No, this isn’t a Photoshop job, this is part of a RAW image taken while on assignment in outback Australia.
While developing the new Grantourismo website, I had to go back and work on every photo in its original digital RAW file. Not only has the image processing software become better at turning the RAW file into a great TIFF file (the format in which the RAW file is saved after initial processing), but I’ve become much better at interpreting the RAW file and developing it to make the most of the RAW image. But this is one image that no amount of work can fix.
On a trip we did with my trusty Nikon D700’s in Australia for a guidebook commission, the first place we stopped was Alice Springs where we saw a performance of traditional Aboriginal dancing. We then took the train from Alice Springs up to Darwin and on the way Lara snapped a few images of me in gorgeous, golden late afternoon Aussie light. I’d forgotten all about this image until I was scrolling though the photos from that trip.
We always think of digital as being perfect and not suffering from the various failings and mishaps that occurred when we used film and processed film, but evidently it’s not. Rather than being annoyed that this happened, I kind of enjoyed seeing a digital glitch, apparently from a faulty memory card.
The fail-safe of being able to check that image on the back of a screen meant that I quickly took that memory card out and marked it as faulty and never used it again once I had safely downloaded the images from it.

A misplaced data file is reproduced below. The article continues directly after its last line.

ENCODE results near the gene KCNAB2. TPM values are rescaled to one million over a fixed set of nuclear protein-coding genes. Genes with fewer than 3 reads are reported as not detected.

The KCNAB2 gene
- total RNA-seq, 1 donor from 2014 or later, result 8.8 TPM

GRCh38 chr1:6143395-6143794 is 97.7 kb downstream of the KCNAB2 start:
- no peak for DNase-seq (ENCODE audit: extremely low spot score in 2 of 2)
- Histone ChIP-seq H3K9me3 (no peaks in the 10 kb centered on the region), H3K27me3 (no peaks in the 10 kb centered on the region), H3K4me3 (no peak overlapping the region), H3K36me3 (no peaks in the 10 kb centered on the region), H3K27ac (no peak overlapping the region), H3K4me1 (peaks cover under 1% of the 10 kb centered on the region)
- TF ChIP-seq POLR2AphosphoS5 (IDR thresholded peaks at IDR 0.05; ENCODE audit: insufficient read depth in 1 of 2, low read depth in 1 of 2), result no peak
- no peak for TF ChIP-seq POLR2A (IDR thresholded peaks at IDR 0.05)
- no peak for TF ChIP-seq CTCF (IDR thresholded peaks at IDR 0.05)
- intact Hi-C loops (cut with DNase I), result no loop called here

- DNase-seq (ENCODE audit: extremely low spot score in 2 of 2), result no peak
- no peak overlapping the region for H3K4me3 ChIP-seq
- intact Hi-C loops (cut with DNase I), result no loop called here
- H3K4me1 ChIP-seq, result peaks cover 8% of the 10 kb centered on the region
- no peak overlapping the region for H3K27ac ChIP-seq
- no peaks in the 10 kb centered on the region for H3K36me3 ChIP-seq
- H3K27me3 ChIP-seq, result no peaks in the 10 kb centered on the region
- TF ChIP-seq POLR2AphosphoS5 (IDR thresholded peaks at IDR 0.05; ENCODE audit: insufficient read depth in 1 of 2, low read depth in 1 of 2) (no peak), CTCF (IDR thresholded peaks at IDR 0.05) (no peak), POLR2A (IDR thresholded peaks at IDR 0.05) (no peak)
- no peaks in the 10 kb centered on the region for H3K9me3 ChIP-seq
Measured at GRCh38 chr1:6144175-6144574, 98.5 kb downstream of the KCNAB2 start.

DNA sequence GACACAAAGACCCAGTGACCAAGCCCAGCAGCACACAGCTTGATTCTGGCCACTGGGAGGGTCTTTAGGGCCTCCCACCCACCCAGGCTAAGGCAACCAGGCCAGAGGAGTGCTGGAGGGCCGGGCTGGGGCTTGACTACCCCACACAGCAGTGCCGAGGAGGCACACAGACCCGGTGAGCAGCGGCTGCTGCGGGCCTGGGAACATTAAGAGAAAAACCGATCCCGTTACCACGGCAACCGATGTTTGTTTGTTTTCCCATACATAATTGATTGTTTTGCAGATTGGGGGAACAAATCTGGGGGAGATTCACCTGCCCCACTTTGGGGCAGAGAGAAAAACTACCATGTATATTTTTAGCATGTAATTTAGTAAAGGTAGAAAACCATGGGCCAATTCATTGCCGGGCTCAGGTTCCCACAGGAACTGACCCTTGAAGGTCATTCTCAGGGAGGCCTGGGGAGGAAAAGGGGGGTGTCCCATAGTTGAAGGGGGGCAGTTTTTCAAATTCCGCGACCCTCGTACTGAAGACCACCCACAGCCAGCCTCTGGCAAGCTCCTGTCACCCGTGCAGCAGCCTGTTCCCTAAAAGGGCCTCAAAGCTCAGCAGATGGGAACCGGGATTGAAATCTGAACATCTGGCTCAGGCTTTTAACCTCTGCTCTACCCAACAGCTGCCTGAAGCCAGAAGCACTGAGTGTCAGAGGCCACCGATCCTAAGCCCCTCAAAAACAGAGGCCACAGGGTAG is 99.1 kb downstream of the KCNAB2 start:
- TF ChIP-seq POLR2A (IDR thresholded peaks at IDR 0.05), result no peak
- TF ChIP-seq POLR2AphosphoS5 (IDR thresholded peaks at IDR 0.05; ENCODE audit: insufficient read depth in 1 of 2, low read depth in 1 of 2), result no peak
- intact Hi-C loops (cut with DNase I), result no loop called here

The guarantee that comes with shooting digital on an assignment with a tight deadline is comforting. However, I really miss the pressure that comes with shooting film and the (mostly) joyful feeling of putting a set of slides up on a light-box and checking them out for the first time. That element of surprise I had when seeing a digital image being flawed reminded me of those days.
Seeing that photograph reminded me that I need to shoot some film again. Perhaps I’ll take a camera like a Fuji GA645 and experiment with snapping another portrait after the ‘real’ portrait is done. Even if that camera is essentially a medium format point and shoot, it should satisfy my yearning to work with film once again.
I really miss that element of surprise and the imperfections that come with shooting film. I’ll be hunting down a camera like that when we’re next back in Bangkok.